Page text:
Toughie 1685 – Big Dave's Crossword Blog
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Toughie 1685

Toughie No 1685 by Micawber

Hints and tips by Gazza

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BD Rating – Difficulty ***Enjoyment ****

When I first scanned the clues I thought that this was going to be quite tricky but it all came together in good order and was really enjoyable, as always with Micawber. There seemed to be a lot of anagrams but I think that’s because four were clustered in consecutive clues – there are only six in total.

Please leave a comment telling us how you fared and what you thought of it.

Across Clues

1a Elitist-leaning set? (14)
INTELLIGENTSIA – an anagram (set) of ELITIST-LEANING in an excellent all-in-one clue.

10a Old hands returned, mobbed by audience in island nation (4,5)
EAST TIMOR – reverse the abbreviation for old and an informal term for hands inside a word meaning audience or the act of hearing.

11a Nipper excessively slight, lacking inches (5)
TOOTH – start with a phrase (3,4) meaning excessively slight and take away the abbreviation for inches.

12a Study again about nonsense author’s written for ending (7)
RELEARN – string together a preposition meaning about or concerning, a well-known writer of nonsense verse and the end letter of written.

13a Good time girl of a type that may grow on one (6)
FUNGAL – charade of a word for a good time or enjoyment and an informal word for a girl.

15a Ultra-cold Double Diamonds (4)
ICED – a slang word for diamonds then the abbreviation for the card suit of that name. Double Diamond (apparently still brewed) was a heavily-advertised pale ale in the 1960s.

ARVE Error: need id and provider

17a Soldier gets stressed when mentioned in dispatches — put it in a different way (10)
PARAPHRASE – a flying soldier followed by what sounds like (when mentioned in dispatches) a verb meaning gets stressed or unravels.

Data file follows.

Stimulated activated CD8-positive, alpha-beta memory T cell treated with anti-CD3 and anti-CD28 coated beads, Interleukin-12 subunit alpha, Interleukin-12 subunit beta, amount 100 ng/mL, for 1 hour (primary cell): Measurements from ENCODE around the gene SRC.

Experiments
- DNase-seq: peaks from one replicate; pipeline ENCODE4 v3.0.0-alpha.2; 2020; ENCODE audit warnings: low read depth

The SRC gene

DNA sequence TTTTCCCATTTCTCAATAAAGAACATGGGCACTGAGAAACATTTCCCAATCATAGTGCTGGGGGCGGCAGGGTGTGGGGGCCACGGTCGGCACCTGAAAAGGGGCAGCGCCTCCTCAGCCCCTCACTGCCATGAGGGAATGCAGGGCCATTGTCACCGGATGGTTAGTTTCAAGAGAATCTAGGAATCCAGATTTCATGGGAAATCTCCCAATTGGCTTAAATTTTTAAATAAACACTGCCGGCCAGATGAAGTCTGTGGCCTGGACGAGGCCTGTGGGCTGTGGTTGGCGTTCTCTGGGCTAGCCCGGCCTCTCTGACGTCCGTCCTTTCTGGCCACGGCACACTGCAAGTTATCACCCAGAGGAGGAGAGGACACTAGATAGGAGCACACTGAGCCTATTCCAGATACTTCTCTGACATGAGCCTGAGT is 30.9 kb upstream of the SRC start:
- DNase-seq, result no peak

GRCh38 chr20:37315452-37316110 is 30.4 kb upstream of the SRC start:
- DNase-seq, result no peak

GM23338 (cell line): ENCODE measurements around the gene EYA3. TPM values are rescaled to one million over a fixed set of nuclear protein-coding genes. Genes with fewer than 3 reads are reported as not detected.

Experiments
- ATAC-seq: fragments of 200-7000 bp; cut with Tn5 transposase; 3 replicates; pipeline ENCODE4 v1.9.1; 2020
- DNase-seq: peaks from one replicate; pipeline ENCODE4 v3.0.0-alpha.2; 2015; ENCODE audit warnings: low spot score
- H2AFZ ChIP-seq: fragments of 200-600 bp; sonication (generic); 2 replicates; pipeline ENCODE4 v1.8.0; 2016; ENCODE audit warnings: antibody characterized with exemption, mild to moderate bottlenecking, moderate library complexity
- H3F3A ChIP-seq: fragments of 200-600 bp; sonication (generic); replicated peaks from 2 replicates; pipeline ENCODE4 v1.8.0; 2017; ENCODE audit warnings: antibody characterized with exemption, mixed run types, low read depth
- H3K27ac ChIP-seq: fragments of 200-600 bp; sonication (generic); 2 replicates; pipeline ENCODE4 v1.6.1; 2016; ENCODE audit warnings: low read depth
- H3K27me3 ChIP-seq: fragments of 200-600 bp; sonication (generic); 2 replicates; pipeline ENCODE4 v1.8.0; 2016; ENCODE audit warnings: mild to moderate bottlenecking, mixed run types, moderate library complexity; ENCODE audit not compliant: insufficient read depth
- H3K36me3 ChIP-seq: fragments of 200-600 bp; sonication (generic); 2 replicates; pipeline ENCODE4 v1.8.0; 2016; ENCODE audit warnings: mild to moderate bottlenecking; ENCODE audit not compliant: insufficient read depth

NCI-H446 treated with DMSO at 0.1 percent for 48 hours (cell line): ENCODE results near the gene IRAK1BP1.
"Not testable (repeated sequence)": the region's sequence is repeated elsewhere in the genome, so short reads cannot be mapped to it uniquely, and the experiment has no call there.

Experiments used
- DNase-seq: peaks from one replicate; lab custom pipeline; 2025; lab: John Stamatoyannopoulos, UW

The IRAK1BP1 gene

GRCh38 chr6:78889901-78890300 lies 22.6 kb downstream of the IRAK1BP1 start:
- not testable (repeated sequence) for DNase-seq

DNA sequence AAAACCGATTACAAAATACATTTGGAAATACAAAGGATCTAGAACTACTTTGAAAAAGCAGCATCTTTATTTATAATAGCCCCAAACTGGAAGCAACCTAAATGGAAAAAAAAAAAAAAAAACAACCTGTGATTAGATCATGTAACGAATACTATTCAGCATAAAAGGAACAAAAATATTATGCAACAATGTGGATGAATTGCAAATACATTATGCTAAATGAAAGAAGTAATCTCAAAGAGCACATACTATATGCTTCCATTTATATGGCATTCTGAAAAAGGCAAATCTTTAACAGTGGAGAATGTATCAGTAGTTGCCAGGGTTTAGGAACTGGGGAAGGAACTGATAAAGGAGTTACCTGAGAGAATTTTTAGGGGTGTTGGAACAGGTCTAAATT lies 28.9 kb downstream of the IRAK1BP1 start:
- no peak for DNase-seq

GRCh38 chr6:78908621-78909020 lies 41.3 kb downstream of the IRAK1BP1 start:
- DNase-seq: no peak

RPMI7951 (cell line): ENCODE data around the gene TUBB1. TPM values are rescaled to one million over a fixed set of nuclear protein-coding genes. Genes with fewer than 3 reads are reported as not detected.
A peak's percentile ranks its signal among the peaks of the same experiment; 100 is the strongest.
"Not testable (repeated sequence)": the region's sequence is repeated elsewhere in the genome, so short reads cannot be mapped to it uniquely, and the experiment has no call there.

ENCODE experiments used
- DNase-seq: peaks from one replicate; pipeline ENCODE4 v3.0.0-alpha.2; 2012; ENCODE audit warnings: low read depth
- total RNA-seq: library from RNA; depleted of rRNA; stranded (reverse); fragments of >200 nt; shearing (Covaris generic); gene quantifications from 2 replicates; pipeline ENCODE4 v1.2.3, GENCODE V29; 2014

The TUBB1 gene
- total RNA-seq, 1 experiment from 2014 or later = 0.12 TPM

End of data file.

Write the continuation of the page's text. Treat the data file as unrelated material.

18a Mafia bosses finding trade union slow to yield (10)
CAPITULATE – assemble a word, from Italian, for Mafia bosses, the abbreviation for trade union and an adjective meaning slow or unpunctual.

20a Don’t tell anyone bishop’s stashing bottles (4)
PSST – hidden (indicated by bottles) in the clue.

22a Band involved in hold-up storing paintings in Germany (6)
GARTER – insert another word for paintings in an abbreviation for Germany. I love ‘band involved in hold-up’.

23a A drink and a biscuit (7)
BOURBON – double definition.

26a Classical verse with injection of humour finally would be funny (5)
IONIC – if you insert the final letter of humour into the answer you get an adjective meaning funny or paradoxical.

27a Rob to achieve equal split after leaving wife (5,4)
BREAK INTO – start with a phrase (5,2,3) meaning to split or divide equally and remove the abbreviation for wife.

28a Veto bad nominee mistakenly named earlier (5-9)
ABOVE-MENTIONED – an anagram (mistakenly) of VETO BAD NOMINEE.

Down Clues

2d Beak’s not available on half pay (5)
NASAL – the abbreviation for ‘not available’ followed by the first half of a word for pay.